It is our pleasure to announce that the QGIS.org voting members have unanimously agreed to the adoption of the proposed new logo.
We are currently planning the roll out of the new logo to all our applications, web platforms, and social media accounts. In addition, we will create marketing material with the new QGIS branding. Since this is a volunteer effort, we are planning to approach this step-by-step. The goal is to have everything ready by the time of the QGIS 3.0 release.
If you are interested in helping with this effort, please leave a comment here and we will get in touch!
The base layer switcher now has a "NONE" option just like its Fusion counterpart
Thanks to some insights from the Blueprint devs, the Accordion component in the Slate and Maroon templates now initially shows the Task Pane when loaded as I had originally intended.
Finally, the scale display dropdown (shown when you have tiled maps) should now properly work when selecting a fractional scale.
Oh, and here's something I left out of the new features for 0.7. The viewer options now actually does something instead of being an empty placeholder. You can use it to toggle feature tooltips on/off should you not have a MapTip present in your toolbar.
From GIS to Remote Sensing: Webinar by NASA ARSET on Land Cover Classification with Satellite Imagery
In particular, free webinars are available in the following areas: Disasters, Health & Air Quality, Land, Water Resources, and Wildfires.
The upcoming webminar provided by NASA ARSET on Land Cover Classification with Satellite Imagery will cover very interesting objectives such as access and download Landsat imagery and learn the basic steps for performing a supervised classifications using QGIS software.
I am very pleased that the Semi-Automatic Classification Plugin will be used during this training.
This webminar is organized in two dates:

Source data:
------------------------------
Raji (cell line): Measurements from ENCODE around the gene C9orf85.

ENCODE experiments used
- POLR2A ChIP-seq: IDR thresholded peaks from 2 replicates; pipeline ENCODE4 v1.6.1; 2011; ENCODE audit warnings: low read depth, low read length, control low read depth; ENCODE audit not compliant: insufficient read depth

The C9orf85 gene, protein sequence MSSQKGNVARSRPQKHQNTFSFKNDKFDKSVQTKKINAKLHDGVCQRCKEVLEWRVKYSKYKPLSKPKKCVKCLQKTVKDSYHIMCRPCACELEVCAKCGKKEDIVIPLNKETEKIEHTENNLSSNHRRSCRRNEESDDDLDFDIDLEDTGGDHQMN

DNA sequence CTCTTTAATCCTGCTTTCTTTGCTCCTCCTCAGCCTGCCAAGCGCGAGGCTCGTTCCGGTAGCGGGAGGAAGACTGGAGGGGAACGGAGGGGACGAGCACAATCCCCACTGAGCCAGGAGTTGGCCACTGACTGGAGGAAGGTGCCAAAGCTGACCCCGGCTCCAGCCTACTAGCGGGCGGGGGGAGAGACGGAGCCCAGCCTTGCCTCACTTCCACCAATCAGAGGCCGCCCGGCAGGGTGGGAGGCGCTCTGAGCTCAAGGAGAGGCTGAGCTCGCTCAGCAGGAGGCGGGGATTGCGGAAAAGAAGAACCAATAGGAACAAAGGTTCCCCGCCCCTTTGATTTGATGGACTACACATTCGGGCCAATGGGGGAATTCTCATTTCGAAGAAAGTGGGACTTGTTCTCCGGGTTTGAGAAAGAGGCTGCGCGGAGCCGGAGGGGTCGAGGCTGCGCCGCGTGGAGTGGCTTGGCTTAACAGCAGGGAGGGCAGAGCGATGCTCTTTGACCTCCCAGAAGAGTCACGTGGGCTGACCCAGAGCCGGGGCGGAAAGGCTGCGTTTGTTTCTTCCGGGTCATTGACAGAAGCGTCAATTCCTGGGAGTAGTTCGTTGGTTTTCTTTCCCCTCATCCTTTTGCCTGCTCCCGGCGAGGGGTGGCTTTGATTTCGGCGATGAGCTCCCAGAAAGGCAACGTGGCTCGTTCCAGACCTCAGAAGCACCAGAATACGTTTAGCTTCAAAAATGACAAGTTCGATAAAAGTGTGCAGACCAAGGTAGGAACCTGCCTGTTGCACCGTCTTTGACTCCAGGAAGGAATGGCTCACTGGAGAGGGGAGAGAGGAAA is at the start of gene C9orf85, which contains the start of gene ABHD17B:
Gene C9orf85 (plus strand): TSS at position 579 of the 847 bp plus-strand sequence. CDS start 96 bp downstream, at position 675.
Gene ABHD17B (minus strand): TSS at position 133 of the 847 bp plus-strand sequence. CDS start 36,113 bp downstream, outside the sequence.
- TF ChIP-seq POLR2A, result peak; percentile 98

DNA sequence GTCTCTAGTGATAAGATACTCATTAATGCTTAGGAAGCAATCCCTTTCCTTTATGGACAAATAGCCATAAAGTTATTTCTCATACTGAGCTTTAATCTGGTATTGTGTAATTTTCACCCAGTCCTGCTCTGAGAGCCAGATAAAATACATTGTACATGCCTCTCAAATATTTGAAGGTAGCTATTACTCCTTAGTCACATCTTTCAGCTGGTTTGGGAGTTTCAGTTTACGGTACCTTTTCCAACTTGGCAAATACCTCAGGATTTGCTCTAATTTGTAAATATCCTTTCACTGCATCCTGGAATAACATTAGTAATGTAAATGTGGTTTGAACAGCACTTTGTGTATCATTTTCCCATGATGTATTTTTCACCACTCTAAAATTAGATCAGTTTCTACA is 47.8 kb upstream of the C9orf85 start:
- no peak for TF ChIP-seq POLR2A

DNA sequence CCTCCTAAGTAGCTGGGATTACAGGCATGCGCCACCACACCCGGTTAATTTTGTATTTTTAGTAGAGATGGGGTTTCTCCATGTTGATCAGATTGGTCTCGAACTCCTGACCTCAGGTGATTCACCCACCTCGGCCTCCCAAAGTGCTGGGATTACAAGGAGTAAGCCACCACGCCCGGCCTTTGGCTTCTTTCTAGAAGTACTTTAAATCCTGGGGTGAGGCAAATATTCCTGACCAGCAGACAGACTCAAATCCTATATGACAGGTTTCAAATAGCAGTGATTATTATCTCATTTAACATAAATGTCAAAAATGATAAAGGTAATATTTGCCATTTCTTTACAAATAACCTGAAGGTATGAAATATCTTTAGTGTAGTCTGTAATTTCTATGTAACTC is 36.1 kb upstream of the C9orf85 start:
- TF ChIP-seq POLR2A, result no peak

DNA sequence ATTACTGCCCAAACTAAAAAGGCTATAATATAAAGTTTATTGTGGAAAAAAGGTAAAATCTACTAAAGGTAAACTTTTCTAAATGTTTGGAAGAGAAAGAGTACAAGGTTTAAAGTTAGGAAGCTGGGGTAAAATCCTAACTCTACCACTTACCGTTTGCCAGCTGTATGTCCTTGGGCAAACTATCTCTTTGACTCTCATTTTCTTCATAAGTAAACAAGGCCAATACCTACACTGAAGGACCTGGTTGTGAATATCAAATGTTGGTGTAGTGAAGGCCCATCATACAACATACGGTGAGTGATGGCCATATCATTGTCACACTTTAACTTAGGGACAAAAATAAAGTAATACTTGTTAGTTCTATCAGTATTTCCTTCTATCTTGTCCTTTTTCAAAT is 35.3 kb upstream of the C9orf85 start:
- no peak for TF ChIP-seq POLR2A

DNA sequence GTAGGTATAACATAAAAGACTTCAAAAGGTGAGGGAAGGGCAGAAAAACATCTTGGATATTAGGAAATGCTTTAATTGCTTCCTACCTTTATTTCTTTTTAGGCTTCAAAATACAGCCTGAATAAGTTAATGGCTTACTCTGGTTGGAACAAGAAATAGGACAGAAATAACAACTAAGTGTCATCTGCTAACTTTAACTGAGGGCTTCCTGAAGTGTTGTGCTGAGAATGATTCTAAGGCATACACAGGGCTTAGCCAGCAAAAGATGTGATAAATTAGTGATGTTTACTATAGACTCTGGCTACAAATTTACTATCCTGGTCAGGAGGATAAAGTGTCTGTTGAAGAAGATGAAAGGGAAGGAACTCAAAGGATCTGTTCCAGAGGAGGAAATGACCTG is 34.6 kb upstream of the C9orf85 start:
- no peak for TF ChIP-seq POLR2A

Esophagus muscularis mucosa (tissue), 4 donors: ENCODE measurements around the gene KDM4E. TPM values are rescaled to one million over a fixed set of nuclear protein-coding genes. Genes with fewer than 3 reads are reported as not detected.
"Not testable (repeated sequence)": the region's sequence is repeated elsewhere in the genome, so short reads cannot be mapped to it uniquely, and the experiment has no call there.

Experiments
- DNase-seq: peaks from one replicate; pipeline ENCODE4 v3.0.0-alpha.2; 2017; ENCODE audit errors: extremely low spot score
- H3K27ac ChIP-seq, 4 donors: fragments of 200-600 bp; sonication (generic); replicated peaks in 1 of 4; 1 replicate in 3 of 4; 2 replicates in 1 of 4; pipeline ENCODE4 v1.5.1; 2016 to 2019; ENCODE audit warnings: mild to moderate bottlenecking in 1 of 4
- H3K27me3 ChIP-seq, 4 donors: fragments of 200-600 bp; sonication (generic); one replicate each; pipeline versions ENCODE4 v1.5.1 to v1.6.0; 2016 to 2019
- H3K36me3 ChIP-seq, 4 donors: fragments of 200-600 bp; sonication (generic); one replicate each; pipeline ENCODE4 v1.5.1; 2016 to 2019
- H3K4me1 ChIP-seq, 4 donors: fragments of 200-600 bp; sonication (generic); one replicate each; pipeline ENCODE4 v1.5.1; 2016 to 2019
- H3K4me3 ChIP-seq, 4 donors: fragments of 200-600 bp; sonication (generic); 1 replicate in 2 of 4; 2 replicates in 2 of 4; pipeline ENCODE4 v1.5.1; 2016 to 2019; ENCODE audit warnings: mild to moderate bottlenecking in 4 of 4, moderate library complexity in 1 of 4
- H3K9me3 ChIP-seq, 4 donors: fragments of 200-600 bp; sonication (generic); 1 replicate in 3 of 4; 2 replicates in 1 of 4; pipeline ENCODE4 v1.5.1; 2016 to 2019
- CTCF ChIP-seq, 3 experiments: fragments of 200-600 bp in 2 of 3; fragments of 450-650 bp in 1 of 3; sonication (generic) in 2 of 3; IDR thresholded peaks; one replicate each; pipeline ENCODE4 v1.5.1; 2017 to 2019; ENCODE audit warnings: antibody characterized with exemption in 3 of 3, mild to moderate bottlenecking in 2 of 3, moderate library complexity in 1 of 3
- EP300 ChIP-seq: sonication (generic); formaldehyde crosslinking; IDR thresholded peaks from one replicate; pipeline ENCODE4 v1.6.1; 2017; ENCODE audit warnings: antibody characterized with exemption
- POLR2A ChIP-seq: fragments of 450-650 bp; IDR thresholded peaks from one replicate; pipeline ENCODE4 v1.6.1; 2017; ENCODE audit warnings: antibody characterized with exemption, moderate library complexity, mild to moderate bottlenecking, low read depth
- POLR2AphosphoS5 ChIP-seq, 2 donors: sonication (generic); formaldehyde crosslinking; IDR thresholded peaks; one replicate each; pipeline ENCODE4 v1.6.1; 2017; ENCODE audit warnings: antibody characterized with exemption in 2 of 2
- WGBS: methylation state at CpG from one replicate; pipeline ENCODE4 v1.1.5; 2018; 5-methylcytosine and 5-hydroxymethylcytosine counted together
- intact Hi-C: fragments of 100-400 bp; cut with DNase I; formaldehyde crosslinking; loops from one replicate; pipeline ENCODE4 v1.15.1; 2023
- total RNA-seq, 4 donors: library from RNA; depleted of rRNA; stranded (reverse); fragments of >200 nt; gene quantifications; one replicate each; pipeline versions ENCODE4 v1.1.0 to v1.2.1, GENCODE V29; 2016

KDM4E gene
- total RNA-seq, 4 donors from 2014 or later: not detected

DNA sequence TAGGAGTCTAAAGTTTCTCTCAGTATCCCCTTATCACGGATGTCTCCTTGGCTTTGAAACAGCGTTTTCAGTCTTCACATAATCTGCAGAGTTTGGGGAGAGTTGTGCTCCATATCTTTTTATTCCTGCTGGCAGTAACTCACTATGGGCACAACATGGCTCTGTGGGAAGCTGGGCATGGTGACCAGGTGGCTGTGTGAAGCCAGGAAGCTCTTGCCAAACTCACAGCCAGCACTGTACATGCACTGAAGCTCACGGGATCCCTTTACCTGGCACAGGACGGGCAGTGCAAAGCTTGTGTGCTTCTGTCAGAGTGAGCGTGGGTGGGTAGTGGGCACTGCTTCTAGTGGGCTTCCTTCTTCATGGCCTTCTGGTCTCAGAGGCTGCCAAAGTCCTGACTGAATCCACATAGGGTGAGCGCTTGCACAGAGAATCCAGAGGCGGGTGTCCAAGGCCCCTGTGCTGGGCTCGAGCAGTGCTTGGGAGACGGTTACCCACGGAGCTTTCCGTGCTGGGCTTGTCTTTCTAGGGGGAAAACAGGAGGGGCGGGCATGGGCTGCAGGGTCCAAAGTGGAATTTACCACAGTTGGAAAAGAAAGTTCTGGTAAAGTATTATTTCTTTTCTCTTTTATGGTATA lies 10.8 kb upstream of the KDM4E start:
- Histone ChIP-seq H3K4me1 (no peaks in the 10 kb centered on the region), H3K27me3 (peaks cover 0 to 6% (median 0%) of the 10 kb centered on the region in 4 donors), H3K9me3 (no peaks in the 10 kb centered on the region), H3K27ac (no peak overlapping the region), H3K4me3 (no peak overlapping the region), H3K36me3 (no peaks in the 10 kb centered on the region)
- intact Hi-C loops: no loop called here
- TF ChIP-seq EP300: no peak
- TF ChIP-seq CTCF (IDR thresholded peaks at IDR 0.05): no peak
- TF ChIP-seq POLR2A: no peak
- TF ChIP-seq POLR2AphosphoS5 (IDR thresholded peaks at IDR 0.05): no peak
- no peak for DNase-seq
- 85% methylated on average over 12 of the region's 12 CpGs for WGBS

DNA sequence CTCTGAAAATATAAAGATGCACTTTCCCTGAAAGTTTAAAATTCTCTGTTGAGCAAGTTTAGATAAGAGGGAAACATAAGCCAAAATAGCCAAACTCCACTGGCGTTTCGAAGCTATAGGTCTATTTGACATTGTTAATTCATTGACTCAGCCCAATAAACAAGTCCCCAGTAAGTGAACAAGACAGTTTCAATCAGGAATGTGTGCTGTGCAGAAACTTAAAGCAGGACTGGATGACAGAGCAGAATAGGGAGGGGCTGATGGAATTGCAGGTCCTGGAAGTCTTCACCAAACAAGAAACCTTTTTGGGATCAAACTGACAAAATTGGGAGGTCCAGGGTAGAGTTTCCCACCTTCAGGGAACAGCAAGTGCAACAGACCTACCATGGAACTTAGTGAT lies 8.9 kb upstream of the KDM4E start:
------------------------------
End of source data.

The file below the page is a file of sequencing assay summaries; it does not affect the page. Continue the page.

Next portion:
- Tue, Jan 31, 2017 6:00 PM - 10:00 PM CET: Introduction to Land Cover Classification and QGIS
- Tue, Feb 7, 2017 6:00 PM - 10:00 PM CET: Improving a Supervised Land Cover Classification
and the Agenda is available here.
Image Credit: NASA/USGS, NASA Earth Observatory
One of the recurring questions on GIS stackexchange is “I have these points with an unknown projection, can you help?” (at last count more than 100). The answer always depends on if the hapless user knows roughly where they should be. Hint: if you don’t know where your data should be or it’s projection then you have a list of numbers not a spatial data set! The next suggestion is to ask the person or organisation that supplied it (sadly this rarely seems to help).
So to help out with this (apparently) common issue I wrote some GeoTools based code to attempt to find a matching projection.
First it looks up a location using the GeoNames API to get a target point in WGS84. Then we can hunt through the CRS list and pick any which are in the area of validity. Finally we can try transforming the WGS84 point using these possible projections and keep the one which is closest to our unknown point. One small wrinkle is the need to convert the distance to metres (otherwise the ones in feet are always 3 times further away than expected).
Boundless has recently released ol-mapbox-style, a utility to use Mapbox’s Style format for styling vector and vector tile layers in OpenLayers. In this blog post, I’ll be showing how to use this new utility. But let’s get started with …
2016 was an exciting year for us. It was a year with three great releases (2.14 LTR, 2.16 & 2.18), lots of developer and community events (including our 2nd user conference in Girona, the developer meeting in Bonn before FOSS4G & a QGIS Server sprint in Lyon) and many firsts, including the first round of QGIS grants and our new QGIS.org organizational structure.Group picture from Girona
Many of these initiatives would not be possible without support by our community, dedicated developers and our sponsors, who enable us to keep up our infrastructure and improve software and documentation. We’re particularly proud to welcome three user groups among our top sponsors, with the Swiss user group as our most prominent Gold sponsor:QGIS gold and silver sponsors
Thank you for helping us improve the QGIS experience for everyone!